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Re: The minibuffer vs. Dialog Boxes (Re: Making XEmacs be more up-to-dat

From: Terje Bless
Subject: Re: The minibuffer vs. Dialog Boxes (Re: Making XEmacs be more up-to-date)
Date: Sun, 21 Apr 2002 17:11:36 +0200

Hrvoje Niksic <address@hidden> wrote:

>Terje Bless <address@hidden> writes:
>>Actually, it's slightly worse. I use
>>'(buffers-menu-submenus-for-groups-p t)
>>and the "Switch to Buffer" command in the buffer sub-menu lists no
>>keyboard shortcut.
>I'm not sure what you mean by "the buffer sub-menu", but in the menubar,
>the "Buffers" menu contains a "Go to buffer..." item which is marked
>with `C-x b' -- and that's how you switch buffers using keyboard.

I'm struggling with the limits of my Emacs vocabulary here, but I have the
Buffers menu set up to group buffers by type (that "mode" rather, probably,
no?) and to give each group of buffers their own sub menu. And I've
switched on the sub-menu for each buffer menu that gives you commands like
"Switch to Buffer" and "Switch to Buffer, Other Frame" etc.

The only command listed with a keyboard shortcut in my XEmacs is the "List
All Buffers" command.

>>The lack of a command to go to a named buffer is irrelevant; doing that
>>involves so much typing I'd rather select it from the menu.
>De gustibus...  In my case, "much typing" is tempered by the fact that
>you have completion,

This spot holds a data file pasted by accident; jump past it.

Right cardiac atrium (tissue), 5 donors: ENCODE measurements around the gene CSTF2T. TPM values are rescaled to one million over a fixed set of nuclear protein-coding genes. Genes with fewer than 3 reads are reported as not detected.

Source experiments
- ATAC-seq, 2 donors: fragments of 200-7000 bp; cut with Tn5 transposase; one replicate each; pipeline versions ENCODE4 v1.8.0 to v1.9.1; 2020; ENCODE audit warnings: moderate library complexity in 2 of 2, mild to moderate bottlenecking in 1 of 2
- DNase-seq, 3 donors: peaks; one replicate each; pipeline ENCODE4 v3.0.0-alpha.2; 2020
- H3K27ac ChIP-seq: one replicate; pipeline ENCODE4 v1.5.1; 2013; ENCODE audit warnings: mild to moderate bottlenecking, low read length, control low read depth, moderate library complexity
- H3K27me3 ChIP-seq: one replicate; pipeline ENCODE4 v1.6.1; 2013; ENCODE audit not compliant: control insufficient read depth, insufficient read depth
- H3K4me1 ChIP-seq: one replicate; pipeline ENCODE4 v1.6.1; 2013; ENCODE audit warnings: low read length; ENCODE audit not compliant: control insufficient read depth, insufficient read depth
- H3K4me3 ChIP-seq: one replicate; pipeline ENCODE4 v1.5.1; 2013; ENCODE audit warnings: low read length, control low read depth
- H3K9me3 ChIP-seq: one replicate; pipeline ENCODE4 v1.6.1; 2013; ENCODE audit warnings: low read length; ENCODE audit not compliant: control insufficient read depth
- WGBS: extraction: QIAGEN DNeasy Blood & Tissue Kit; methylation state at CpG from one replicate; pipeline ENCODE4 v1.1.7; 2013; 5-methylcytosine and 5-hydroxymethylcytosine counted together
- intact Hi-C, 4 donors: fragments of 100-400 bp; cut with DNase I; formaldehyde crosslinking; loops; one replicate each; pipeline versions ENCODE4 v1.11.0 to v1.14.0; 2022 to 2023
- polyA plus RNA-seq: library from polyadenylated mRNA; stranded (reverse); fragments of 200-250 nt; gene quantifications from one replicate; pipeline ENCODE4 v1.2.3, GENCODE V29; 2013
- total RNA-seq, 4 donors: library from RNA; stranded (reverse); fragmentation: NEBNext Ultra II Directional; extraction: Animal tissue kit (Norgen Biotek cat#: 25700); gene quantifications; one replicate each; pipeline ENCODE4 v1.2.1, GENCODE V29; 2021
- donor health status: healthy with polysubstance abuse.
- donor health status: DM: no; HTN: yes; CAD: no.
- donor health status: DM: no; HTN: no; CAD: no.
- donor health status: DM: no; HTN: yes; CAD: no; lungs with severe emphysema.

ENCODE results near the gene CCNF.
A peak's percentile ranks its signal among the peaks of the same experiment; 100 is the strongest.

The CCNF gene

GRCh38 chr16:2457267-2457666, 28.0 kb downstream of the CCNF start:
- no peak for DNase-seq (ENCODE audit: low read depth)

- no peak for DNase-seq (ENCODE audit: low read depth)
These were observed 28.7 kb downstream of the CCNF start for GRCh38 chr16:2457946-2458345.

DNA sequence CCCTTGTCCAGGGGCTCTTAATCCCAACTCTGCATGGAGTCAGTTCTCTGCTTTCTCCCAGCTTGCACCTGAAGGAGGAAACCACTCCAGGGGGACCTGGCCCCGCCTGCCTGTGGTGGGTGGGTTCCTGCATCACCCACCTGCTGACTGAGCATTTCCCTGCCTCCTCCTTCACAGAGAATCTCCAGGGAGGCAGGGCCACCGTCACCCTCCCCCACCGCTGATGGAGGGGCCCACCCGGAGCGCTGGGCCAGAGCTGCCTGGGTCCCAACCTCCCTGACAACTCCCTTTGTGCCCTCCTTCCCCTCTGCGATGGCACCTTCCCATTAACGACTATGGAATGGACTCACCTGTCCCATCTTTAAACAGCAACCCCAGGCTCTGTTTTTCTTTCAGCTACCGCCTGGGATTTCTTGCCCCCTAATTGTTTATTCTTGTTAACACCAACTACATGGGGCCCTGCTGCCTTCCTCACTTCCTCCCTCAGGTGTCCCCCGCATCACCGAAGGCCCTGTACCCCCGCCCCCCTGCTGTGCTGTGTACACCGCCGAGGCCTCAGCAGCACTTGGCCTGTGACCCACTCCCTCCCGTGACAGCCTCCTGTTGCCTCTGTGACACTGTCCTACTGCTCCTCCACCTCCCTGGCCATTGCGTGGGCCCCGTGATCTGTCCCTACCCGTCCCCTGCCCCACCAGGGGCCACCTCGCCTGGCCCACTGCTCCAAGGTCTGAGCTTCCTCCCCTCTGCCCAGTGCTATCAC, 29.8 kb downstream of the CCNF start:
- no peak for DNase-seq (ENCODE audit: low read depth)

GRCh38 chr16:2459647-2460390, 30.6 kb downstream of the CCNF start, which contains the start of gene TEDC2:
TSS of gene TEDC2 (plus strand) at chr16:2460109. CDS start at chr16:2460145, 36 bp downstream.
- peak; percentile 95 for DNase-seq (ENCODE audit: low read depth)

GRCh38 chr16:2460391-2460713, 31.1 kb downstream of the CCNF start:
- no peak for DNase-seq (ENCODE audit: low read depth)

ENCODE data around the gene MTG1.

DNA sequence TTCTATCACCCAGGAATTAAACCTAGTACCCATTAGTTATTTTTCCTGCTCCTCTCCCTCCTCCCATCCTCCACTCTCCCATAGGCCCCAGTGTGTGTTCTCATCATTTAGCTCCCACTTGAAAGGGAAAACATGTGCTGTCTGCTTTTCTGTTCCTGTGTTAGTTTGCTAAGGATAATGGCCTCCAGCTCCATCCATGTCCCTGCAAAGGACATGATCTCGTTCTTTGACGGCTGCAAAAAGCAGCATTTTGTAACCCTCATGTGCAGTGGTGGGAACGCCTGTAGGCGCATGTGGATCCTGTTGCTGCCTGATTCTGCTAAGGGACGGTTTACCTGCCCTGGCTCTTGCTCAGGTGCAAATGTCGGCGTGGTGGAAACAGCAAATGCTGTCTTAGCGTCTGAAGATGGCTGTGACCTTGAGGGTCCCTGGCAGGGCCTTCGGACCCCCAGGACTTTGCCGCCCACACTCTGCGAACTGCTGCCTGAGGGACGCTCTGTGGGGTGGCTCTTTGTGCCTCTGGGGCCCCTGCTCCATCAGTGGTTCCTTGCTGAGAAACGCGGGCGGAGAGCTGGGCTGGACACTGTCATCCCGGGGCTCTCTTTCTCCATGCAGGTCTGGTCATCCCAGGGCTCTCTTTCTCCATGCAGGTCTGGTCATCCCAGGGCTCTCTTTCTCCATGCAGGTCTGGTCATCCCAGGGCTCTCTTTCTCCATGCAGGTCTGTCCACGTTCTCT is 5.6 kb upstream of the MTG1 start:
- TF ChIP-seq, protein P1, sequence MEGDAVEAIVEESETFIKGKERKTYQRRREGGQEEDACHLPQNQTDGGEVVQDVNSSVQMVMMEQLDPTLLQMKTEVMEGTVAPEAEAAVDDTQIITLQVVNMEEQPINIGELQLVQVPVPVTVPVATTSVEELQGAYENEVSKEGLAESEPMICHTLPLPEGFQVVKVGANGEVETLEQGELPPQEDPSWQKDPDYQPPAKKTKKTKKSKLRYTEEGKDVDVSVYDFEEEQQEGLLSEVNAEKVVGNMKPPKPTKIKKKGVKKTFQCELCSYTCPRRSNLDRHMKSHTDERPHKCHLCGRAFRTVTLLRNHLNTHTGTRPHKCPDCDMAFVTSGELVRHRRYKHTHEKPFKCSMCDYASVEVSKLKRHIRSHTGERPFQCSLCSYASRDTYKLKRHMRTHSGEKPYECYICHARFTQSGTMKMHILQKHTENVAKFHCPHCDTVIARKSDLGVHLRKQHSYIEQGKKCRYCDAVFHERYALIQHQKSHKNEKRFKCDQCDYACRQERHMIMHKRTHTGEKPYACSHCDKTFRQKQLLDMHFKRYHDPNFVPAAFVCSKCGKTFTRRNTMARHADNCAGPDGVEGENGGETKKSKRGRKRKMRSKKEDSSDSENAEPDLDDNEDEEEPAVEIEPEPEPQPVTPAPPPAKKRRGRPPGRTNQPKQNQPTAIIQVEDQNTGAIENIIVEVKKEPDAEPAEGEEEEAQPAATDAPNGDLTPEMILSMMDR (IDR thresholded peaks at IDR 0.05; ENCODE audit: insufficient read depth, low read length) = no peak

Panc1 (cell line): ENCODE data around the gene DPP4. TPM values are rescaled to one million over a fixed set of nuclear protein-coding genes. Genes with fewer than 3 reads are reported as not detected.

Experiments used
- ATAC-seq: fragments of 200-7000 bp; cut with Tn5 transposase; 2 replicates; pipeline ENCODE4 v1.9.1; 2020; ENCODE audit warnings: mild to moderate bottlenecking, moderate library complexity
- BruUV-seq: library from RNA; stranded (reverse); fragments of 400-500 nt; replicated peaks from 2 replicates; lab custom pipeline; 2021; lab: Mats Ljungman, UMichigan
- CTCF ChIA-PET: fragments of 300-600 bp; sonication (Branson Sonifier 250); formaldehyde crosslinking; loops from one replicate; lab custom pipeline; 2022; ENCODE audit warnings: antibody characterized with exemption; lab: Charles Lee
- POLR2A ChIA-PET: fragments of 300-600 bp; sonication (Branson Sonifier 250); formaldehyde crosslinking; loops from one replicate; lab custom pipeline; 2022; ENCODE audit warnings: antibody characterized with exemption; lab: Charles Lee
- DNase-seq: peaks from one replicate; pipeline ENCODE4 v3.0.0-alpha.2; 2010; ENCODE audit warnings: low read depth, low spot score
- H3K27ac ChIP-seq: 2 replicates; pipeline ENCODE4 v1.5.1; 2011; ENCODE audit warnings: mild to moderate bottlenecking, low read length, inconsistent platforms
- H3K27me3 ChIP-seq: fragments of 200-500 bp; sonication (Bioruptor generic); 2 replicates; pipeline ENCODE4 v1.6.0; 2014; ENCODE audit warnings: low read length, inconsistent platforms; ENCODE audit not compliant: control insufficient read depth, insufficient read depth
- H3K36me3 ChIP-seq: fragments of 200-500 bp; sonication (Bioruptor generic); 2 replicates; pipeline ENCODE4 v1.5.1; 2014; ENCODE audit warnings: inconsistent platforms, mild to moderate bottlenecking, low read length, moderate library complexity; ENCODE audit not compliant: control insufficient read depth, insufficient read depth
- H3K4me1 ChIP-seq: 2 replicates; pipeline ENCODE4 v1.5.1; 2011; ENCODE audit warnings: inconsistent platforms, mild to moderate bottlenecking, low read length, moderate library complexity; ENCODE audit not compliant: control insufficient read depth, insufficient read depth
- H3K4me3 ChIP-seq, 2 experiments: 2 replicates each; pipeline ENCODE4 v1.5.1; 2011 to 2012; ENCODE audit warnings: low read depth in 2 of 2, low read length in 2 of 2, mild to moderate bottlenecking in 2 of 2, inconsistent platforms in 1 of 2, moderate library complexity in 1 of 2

Well, certainly (to both). I just prefer to cycle sequentially through
buffers until I hit the right one. Anyways, my point was that I hadn't yet
figured out how to do it rather than complain of the lack. Or put another
way, either I don't learn well or XEmacs doesn't teach well. Take your
pick! :-)

>probably the best UI invention pushed by Unix-like systems.

Yes, without question! :-)

>Pressing `C-x b <tab>' gives you a "completions" buffer

And *poof* you've just thrown me into a new world; "Mommy this is
_confusing_! My window just split in two and half my text is hidden. I
don't know what to do!"

You're giving me too many options. You're making me think too much, forcing
me to make choices I don't care about.

>If that's not full-featured, I don't know what is.

Yes, exactly! It's not only full featured, it's _too_ full featured.

>>Well, from my point of view, it certainly can. As we discussed some
>>years ago Hrvoje, from my point of view (X)Emacs is a mere editor;
>I'm afraid I don't remember our previous discussions, [...]

It was a couple of years back during a discussion of the pros and cons of
adding the ability for XEmacs to natively use Perl as an extension language
in addition to Lisp. The last time I was experiencing opinions... :-)

We were talking of how you can view XEmacs in two distinct ways: as a mere
text editor; or as a Lisp interpreter with an exceptionally rich library,
some of which is uniquely suited to implement a text editor...

>From the text editor view, the ability to write extensions in a nother
language can be nothing but good, but from the Lisp interpeter view, adding
Perl into the mix can only dilute the value of it's core strengths (IMO, of
course). But lets not get into /that/ discussion here. :-)

>but I can certainly see your point here.  What I don't understand is
>why you keep using XEmacs.  Although Emacs is a decent editor, I'm
>sure there are ones as good, but without the "burden" of Lisp and

Probably for the very same reasons you use XEmacs. It's powerfull, it has
killer features, it's extensible, and no matter what you want to do, XEmacs
can probably do it. Mostly though, it can be summed up in one word:

After trying about a million different editors, the only one that does Perl
half way decently is XEmacs. Nobody else even comes close (IMO, YMMV,

Don't get me wrong, all my bellyaching isn't to suggest XEmacs is a bad
terrible editor. It's just that I think it could be even better.

>>So to improve the "manual" for /me/ you'd have to remove every